Erin Lothes BIVIANO. Inspired Sustainability: Planting Seeds for Action. Maryknoll: Orbis Books, 2016. Collegeville: Liturgical Press, 2015. pp. 286. $35.00 pb. ISBN: 978-1-62698-163-8. Reviewed by Dolores L. CHRISTIE, Shaker Heights, OH 44122.


As the planet warms, blanching corals and disappearing forests; the urgency to combat global warming heats up. This challenge is largely ignored. Using theological and interdisciplinary analysis Biviano examines the moral stagnation that characterizes even faith-based responses to this serious moral issue. She takes seriously the words of Pope Francis: “[W]hat has made you environmentally unconscious?” Her research explores the factors that block earth-friendly action even among the well-intentioned. The term she uses for this resistant disease is green blues.

The author intersperses personal testimony from twenty-five focus groups of different faith traditions with serious theological and psychological research. Drawing heavily on the anthropological insights of Paul Ricouer, she explores the demonstrable disconnect between motivation and effective action in the environmental crises. She wants to know what causes “gaps” in knowledge of the problem, caring enough to do something, and effective action.

Conversion of heart and life-style moves persons to work to alter the direction that points relentlessly to the earth’s destruction. Many people who are aware of the sustainability challenges of today’s earth do not move from personal unease about the problem to concrete motivation to do something about it. Many factors slow or impair the implementation of action. The book explores both the psychological resistance and political implications to acting for change.

Biviano uses the hermeneutic circle to describe the transition from discomfort with the challenge of our planet’s decline to individual and collective action. A true ethicist, she looks at the factors, both culpable and non-culpable, that cause people to remain ignorant or slow to act in the face of a growing moral crisis. Readers will squirm as they identify themselves within the categories of inertia that the author describes. Once the personal and group issues are faced, there is little else to do but form a plan of action.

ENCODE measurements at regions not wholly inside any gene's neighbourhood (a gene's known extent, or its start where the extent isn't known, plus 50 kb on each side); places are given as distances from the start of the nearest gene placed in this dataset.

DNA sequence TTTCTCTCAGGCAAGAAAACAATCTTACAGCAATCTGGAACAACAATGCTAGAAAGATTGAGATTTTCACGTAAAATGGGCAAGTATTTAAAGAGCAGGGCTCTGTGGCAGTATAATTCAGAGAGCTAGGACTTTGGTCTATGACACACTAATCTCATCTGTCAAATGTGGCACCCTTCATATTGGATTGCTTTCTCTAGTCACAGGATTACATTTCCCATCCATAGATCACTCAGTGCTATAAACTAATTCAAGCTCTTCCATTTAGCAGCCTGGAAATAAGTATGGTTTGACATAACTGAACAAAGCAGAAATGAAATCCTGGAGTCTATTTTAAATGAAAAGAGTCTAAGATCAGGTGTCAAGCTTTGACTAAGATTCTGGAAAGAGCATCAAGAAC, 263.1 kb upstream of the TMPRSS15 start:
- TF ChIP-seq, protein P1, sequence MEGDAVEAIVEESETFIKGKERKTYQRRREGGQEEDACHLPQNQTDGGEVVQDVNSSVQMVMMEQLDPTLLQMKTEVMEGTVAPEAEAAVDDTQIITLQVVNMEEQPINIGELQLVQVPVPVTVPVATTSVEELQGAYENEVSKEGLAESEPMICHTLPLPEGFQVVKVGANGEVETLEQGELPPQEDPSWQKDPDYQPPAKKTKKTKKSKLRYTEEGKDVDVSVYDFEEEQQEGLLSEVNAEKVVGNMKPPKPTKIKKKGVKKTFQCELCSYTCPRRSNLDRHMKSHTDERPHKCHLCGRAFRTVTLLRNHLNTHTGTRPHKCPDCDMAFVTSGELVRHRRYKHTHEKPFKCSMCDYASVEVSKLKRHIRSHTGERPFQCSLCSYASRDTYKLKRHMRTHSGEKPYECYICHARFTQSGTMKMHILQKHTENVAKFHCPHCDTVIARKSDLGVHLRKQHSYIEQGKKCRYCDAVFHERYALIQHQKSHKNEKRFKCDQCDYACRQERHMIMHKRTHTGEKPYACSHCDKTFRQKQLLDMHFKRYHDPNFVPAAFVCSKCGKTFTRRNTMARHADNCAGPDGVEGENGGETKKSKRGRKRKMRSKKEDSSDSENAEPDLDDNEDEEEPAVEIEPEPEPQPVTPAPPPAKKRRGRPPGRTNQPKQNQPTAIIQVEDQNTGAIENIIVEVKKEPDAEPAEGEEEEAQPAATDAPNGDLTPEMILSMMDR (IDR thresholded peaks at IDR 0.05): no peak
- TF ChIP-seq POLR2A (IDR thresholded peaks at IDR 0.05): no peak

This is an amazing body of research. The author moves brilliantly between the mundane world of focus groups and that of detailed discussion of human fallibility and finitude. I would love to be a fly on the wall and watch a class discussion among students to whom the book is assigned. While they may find some chapters hard–we theologians love these kinds of discussion, particularly when done well–they will not be able to avoid thinking deeply about a very important subject.

The final chapter demonstrates how the green blues can be dissipated and effective action can be applied to produce “green hope.” This book is clear, but sometimes the author becomes very technical. This may discourage readers from completing it. I hope not. At the end of the book, she offers appendices that include topics and questions posed to the focus groups, consent forms, and a breakdown of the composition of the various cohorts. She also provides a list of the original questions that guided her research.

The book is very personal. Even if not an easy read, the abundance of heavy data is described well. The reader is struck by the candor and urgency in the testimony of the group participants. A person cannot read this book and not be moved. Further, the exquisite analysis will apply equally to other overwhelming and pressing evils such as racism, particularly after the recent Charlottesville debacle. Maybe that’s the greater point. And maybe the book should be tucked into the Christmas stocking of any thinking person.